Achieve Expertise In Any Skillset
In the book Outliers: The Story of Success, Malcolm Gladwell studied the “outliers” — i.e. the most successful people of the world, including sportsmen, business people, musicians and scientists, to understand the key factors behind their success. He found the key denominator to all their success isn’t natural aptitude as many like to believe. Having a high IQ doesn’t guarantee success: there is supposedly no difference in people’s propensity to succeed beyond an IQ of 130.
The key denominator is actually hard work. A lot of it, in fact. About 10,000 hours of it. That’s roughly 3 hours every day, for 10 consecutive years, before any one of them began to be seen as the “expert” in their field.
This finding isn’t shocking. I feel the concept of natural talent has become overrated, along with self-discipline. Oftentimes, I see people letting go of their dreams because they claim they do not have the “talent.” Having an innate ability is definitely a nice bonus and a great enabler, but the role it plays is lesser than what many may think.
While having an aptitude does get one an initial head start — for example if you are naturally good at drawing, that gives you an edge over others when starting out — beyond a certain stage, success becomes increasingly dependent on your attitude and the amount of work you put in than your aptitude. Hard work becomes the key determinant of your success in the long haul. As Thomas Edison puts it: “Genius is 1% inspiration and 99% perspiration.”
As Malcolm Gladwell has found, even in fields like sports and music where many see the key to success as having an innate ability, consistent hard work has proven to be the more superior factor by far. This is the case even for established names like Tiger Woods, Michael Jordan, Magnus Carlsen, Bill Gates, The Beatles & Beethoven. For most (if not all) of them, their hard work started right as a kid. It was through relentless training since they were young before they attained their kind of expertise today.
🪄Examples of How Top Performers Developed Their Talent Through Hard Work:
- The Beatles burst onto the world stage in the 1960s, seemingly lifted from their hometown of Liverpool and dropped into the world’s biggest venues. But theirs was not an overnight success. One of the Beatles’ early gigs was performing near military bases in Hamburg, Germany; they would perform for eight hours a day, seven days a week. They did this for 270 days over the course of 18 months. By the time the Beatles enjoyed their first commercial success in 1964, they had performed 1,200 times, which is more than most bands today perform in their careers. When the Beatles first left for Germany, they weren’t very good. But by the time their Hamburg stints ended, they sounded like no other band in the world. They were well on their way to getting in their 10,000 hours.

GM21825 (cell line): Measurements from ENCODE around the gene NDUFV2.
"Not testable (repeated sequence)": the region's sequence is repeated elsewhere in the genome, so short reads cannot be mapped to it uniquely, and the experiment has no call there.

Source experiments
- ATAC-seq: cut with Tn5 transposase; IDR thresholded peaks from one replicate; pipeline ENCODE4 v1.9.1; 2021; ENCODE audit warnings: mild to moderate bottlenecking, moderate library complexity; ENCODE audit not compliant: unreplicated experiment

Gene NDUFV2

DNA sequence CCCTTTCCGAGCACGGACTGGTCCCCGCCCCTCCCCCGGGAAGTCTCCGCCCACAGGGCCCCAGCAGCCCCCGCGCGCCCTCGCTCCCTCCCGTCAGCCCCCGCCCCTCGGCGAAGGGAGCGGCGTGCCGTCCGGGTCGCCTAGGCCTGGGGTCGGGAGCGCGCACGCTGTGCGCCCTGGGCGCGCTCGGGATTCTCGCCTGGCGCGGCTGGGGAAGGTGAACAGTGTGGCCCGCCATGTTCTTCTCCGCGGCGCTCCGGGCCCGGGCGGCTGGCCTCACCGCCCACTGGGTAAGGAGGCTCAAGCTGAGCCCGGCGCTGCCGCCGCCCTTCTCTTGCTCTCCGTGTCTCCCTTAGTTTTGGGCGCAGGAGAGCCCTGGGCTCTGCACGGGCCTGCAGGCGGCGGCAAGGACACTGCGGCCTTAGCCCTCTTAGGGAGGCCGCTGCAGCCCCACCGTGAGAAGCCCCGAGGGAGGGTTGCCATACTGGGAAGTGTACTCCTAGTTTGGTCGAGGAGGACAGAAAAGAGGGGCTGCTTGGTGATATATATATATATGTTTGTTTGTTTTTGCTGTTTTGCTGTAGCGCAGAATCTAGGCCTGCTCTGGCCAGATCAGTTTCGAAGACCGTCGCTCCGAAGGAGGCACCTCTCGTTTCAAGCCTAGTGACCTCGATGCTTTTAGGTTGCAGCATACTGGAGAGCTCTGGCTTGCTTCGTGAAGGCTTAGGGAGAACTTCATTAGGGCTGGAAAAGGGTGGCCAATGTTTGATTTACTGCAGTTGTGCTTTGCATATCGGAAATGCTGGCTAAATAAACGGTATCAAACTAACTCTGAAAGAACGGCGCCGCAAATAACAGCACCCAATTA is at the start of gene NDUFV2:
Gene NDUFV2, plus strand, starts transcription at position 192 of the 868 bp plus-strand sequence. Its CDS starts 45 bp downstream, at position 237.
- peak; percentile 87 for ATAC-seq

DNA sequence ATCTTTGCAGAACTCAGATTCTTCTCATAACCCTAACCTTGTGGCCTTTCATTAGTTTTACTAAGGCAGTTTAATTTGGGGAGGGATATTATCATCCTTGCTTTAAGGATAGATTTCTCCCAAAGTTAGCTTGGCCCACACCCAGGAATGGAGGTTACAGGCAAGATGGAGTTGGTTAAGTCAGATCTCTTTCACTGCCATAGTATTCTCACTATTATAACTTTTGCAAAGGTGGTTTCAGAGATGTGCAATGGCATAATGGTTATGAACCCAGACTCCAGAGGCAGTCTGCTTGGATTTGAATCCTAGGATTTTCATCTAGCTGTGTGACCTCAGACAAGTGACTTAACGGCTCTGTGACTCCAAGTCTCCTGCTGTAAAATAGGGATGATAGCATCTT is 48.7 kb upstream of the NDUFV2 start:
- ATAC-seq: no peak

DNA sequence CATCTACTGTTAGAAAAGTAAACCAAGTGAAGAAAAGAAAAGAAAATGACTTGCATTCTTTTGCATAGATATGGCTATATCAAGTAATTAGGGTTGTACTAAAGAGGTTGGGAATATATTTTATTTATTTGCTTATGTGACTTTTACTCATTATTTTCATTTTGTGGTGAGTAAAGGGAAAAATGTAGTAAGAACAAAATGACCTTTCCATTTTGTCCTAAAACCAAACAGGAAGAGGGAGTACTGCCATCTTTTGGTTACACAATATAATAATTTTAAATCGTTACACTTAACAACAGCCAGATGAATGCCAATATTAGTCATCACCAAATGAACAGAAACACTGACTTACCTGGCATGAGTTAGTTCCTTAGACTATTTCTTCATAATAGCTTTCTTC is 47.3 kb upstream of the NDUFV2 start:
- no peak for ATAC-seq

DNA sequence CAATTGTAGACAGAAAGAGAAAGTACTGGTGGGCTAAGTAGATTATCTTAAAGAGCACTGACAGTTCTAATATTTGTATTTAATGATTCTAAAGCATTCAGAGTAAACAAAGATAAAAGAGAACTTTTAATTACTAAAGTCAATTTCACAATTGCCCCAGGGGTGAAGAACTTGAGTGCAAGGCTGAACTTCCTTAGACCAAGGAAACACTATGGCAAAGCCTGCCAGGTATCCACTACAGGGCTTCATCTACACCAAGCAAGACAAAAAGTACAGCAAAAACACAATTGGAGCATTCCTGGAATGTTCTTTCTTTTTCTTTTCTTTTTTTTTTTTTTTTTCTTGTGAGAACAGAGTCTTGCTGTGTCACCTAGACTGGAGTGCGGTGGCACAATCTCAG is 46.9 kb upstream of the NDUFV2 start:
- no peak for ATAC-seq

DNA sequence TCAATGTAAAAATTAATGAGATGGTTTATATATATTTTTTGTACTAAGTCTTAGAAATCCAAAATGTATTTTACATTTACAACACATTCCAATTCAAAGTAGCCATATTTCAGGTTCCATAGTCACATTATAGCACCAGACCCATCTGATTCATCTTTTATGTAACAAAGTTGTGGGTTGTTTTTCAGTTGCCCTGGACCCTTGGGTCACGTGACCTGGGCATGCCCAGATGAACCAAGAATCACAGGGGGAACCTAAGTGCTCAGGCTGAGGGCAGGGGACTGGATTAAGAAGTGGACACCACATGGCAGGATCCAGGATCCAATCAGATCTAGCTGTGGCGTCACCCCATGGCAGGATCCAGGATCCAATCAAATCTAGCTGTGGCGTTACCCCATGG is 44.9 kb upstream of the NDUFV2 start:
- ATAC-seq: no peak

- Generally regarded as a savant or a computer genius, Gates has a 10,000-hour story, too. Gates had the good fortune to attend a private school in Seattle that had a computer club. This was 1968 when most universities did not have a computer club. And Gates’ club didn’t have an ordinary computer — they had an ASR-33 Teletype, one of the most advanced computers of its day. Gates was hooked on computers and began programming in the eighth grade! This led to other experiences in Seattle, and by the time he graduated, Gates had practically lived in the computer lab for five years. He was closing in on 10,000 hours and was ready to take full advantage of the opportunities he soon would receive.
- There are similar examples: Bill Joy, computer legend and founder of Sun Microsystems; Mozart, whose greatest compositions weren’t written until he had been composing for more than 20 years; and it takes roughly 10,000 hours to become a chess master.
Does this mean that everyone who is successful in their niche is so because they have invested exactly 10,000 hours? No, not necessarily. Some might have put in fewer hours, some more. The 10,000 figure should be seen as a reference point. The amount of work needed depends on the size of your goal. The bigger your goal, the more work required. If you want to be internationally renowned in your field, meaning surpassing all other people who are also working their butts off to carve a name for themselves, then 10,000 hours is definitely a minimum commitment. I’d say that learning and mastery never ends and it’s a matter of striving to be better than you are now.
👨💻My Coding Skill — 14,400 Hours, and Counting